The SLATE AND STYLUS are tools used by blind persons to write text
that they can read without assistance. Invented by Charles Barbier
as the tool for writing night writing , the slate and stylus allow
for a quick, easy, convenient and constant method of making embossed
* 1 Design * 2 Writing * 3 History * 4 Gallery * 5 Notes * 6 References * 7 External links
The basic design of the slate consists of two pieces of metal, plastic or wood fastened together with a hinge at one side.
The back part of the slate is solid with slight depressions spaced in braille cells of six dots each. The depressions are approximately .75 mm (0.030 in) deep and about 1.5 mm (0.059 in) in diameter. The horizontal and vertical spacing between dots within a cell is approximately 2.5 mm (0.098 in), while the distance between adjacent cells is about 4 mm (0.16 in).
The front of the slate consists of rectangular windows that fit over the braille cells in the back. The inner rim of each window is provided with six indentations, which assist the user to position the stylus properly and press to form a dot.
There are pins or posts in the back of the slate positioned in non-cell areas to hold the paper in place and keep the top properly positioned over the back. The pins align with matching depressions on the opposite side of the slate. A slate as designed for a normal 8.5 inch piece of paper has 28 cells in each row. The rows can be any number, usually at least four.
The stylus is a short blunted awl with a handle to fit comfortably the hand of the user.
Writing is accomplished by placing a piece of heavy paper in the slate, aligning it correctly and closing the slate. The pins in the back of the slate puncture or pinch the paper securely between the two halves of the slate.
The person writing begins in the upper right, each combination of dots in the cell has to be completed backward. The awl is positioned and pressed to form a depression in the paper. The writer moves to one of the other dots in the cell or to the next cell as appropriate.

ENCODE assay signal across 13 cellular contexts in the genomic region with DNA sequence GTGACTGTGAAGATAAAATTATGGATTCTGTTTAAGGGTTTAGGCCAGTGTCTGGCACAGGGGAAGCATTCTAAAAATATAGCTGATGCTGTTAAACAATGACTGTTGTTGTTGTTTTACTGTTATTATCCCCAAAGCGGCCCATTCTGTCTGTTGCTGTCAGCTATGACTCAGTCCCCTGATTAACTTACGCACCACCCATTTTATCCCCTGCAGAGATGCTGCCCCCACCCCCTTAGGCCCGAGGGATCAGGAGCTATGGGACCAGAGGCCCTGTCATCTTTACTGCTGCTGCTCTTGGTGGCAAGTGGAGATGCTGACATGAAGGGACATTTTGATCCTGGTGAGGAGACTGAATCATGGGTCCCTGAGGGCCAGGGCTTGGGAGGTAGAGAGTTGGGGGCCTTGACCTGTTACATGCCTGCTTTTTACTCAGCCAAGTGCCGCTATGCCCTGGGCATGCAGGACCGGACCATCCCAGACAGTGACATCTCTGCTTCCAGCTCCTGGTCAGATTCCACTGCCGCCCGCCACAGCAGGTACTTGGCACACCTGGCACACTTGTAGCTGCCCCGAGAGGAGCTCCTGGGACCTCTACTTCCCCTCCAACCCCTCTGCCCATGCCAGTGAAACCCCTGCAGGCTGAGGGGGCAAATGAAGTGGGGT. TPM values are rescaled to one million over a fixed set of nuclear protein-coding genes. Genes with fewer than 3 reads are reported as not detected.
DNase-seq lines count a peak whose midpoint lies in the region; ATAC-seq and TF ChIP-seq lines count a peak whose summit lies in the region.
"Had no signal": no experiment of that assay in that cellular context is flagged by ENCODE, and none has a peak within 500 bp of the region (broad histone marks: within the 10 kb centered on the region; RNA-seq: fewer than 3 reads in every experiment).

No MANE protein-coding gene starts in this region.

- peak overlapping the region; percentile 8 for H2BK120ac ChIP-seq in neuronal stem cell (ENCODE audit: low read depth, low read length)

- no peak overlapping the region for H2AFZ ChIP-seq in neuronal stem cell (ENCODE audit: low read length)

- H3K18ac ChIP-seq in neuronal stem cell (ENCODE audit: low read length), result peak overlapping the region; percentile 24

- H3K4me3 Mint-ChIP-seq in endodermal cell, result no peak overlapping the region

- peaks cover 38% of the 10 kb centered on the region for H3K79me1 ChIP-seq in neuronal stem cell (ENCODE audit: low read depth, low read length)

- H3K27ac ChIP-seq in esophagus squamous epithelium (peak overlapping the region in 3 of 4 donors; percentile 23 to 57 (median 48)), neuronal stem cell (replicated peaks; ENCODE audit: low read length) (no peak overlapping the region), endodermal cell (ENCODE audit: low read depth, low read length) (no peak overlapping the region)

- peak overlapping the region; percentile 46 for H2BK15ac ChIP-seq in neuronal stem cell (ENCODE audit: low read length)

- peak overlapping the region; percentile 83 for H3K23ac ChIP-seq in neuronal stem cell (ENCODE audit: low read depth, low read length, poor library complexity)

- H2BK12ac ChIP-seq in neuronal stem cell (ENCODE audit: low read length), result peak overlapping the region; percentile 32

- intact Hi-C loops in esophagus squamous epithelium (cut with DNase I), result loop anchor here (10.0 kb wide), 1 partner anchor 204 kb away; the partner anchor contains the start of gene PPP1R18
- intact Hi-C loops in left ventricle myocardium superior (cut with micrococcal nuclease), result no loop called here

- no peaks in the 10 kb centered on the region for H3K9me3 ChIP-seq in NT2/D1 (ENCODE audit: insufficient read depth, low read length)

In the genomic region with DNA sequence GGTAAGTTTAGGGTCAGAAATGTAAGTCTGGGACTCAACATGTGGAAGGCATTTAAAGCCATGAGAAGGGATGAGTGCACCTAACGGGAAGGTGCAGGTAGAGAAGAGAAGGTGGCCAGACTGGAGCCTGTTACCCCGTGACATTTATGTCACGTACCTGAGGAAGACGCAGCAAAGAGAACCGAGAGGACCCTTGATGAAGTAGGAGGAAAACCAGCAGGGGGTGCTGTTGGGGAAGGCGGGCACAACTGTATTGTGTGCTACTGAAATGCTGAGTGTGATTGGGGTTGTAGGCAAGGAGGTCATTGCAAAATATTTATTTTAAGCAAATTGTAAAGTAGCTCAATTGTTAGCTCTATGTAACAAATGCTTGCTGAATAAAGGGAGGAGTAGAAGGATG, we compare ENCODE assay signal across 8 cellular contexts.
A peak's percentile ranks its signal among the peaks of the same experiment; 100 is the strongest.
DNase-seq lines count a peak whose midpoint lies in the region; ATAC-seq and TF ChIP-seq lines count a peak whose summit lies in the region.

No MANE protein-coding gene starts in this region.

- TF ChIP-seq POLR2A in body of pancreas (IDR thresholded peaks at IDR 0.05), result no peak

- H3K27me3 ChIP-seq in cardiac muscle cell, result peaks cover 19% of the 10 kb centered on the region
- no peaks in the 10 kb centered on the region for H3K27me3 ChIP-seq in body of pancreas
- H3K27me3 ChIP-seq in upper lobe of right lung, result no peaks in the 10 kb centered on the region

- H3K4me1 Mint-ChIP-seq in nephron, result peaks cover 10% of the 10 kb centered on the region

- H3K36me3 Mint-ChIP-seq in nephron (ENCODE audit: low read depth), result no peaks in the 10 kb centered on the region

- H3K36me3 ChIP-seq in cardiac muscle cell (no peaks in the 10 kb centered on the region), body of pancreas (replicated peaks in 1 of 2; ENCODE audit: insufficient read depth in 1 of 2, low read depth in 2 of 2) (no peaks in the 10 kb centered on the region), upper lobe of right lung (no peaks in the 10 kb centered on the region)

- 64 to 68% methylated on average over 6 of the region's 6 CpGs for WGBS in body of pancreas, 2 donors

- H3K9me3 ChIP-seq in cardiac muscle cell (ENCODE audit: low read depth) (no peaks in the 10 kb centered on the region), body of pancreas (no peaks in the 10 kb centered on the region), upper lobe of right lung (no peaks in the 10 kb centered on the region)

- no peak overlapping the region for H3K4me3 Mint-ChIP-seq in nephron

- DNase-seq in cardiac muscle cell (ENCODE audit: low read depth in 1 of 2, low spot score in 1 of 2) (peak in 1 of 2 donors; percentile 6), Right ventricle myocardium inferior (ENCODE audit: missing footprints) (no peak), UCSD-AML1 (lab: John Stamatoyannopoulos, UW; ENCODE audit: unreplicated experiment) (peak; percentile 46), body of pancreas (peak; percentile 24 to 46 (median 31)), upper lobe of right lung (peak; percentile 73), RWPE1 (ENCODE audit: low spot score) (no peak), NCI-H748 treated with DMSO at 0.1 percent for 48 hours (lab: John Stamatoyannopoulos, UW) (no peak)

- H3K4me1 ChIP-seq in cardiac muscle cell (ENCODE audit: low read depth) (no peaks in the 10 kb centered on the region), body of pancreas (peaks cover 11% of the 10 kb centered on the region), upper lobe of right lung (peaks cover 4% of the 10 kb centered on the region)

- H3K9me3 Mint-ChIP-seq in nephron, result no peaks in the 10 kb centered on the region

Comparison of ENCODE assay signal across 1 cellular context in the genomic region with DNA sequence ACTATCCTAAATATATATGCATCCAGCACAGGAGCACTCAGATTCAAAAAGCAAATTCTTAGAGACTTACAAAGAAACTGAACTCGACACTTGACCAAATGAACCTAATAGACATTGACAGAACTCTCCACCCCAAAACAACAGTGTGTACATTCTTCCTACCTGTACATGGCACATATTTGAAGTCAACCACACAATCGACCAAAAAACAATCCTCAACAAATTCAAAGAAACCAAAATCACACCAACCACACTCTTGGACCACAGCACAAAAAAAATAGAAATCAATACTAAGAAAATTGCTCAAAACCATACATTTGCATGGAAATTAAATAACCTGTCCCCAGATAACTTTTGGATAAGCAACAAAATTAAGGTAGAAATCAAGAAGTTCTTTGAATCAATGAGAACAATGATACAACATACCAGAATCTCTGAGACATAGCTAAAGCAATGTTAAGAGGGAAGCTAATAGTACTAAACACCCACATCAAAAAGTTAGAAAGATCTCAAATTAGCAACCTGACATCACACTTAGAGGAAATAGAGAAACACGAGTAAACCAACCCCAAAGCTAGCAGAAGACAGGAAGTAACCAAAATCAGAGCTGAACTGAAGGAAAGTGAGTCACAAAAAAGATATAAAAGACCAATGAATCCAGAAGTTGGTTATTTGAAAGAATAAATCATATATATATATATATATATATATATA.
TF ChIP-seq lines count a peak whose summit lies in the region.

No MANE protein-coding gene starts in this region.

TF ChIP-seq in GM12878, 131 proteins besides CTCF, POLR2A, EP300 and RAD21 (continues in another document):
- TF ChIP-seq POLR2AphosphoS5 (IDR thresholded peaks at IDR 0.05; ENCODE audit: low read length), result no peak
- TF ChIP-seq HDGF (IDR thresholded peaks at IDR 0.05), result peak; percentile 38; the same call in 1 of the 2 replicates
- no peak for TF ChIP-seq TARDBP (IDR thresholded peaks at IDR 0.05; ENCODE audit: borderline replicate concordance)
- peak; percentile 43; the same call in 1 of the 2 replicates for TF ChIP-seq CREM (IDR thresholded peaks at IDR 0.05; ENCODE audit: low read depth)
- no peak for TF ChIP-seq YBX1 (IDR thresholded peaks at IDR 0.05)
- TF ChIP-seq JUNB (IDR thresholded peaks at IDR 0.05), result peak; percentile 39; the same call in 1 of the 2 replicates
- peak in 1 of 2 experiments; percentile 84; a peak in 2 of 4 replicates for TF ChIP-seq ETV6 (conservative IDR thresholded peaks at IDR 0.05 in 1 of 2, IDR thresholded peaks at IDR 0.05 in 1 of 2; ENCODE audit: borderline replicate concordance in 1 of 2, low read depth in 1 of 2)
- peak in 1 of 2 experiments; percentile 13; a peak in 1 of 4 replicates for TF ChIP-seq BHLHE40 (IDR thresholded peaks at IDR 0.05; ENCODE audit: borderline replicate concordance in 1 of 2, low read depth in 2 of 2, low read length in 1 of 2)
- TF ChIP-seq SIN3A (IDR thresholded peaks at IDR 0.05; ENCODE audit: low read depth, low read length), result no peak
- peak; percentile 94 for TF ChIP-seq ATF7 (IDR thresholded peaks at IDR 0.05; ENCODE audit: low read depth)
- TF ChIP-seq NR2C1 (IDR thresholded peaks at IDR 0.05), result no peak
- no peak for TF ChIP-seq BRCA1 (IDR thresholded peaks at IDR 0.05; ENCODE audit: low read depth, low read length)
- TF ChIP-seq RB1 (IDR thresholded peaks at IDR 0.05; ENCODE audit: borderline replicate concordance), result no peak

The slate is repositioned as needed to continue writing on the paper. When completed the writer removes the slate and turns the paper over to read the braille by feeling the dots that were pushed up from the back.
Prior to the system devised by Louis Braille, a number of other
methods for blind people to read and/or write on paper were used. One
of the most popular was the English system of Dr. William Moon
invented in 1845. The English/Moon system or
Moon type is easy to
learn for the newly blind as it has a strong resemblance to the
familiar written alphabet, but
The earliest systematic attempt to provide a method to "teach the blind to read and to write, and give them books printed by themselves" was by Valentin Haüy who used a system of embossed roman characters . In June 1784, Haüy sought his first pupil at the church of Saint-Germain-des-Prés . On 5 December 1786, Haüy's pupils had embossed from movable letterpress type his "Essai sur l\'éducation des aveugles " (Essay on the Education of Blind Children) the first book ever published for the blind. Prior to 1786 tools for the blind to read or write were the results of individuals personal approaches to solutions. One of the more notable approach was that of Nicholas Saunderson ( Lucasian Professor of Mathematics at Cambridge ) blind nearly from birth, devised an Arithmetical slate.
* ^ _A_ _B_ _C_ Alpha Chi Omega (1908)
* ^ Shrady, et al.(1902)
* ^ Note: Different references assign invention of the slate and
stylus to either Barbier or Braille. However,
* Alpha Chi Omega (1908). _The Lyre of Alpha Chi Omega; Teaching the blind_. Original from the New York Public Library: Alpha Chi Omega. p. 285. * Dodge, Mary Mapes Dodge (1920). _St. Nicholas; Chapter XI, the nine gifts_. Original from the University of Michigan: Scribner & Co. p. 910. * Perkins School for the Blind (1907). _Report_. Original from Harvard University: Perkins School for the Blind. p. 69. * Shrady; George Frederick Shrady; Thomas Lathrop Stedman; Joseph Meredith Toner; et al. (1902). _Medical Record_. Original from Harvard University: W. Wood. p. 621. * Harry Houdini Collection (1888). _The Popular Science Monthly; Writing machines for the blind_. Original from the New York Public Library: D. Appleton. p. 645. * Oregon Education Department (1897). _Biennial Report_. Original from the New York Public Librar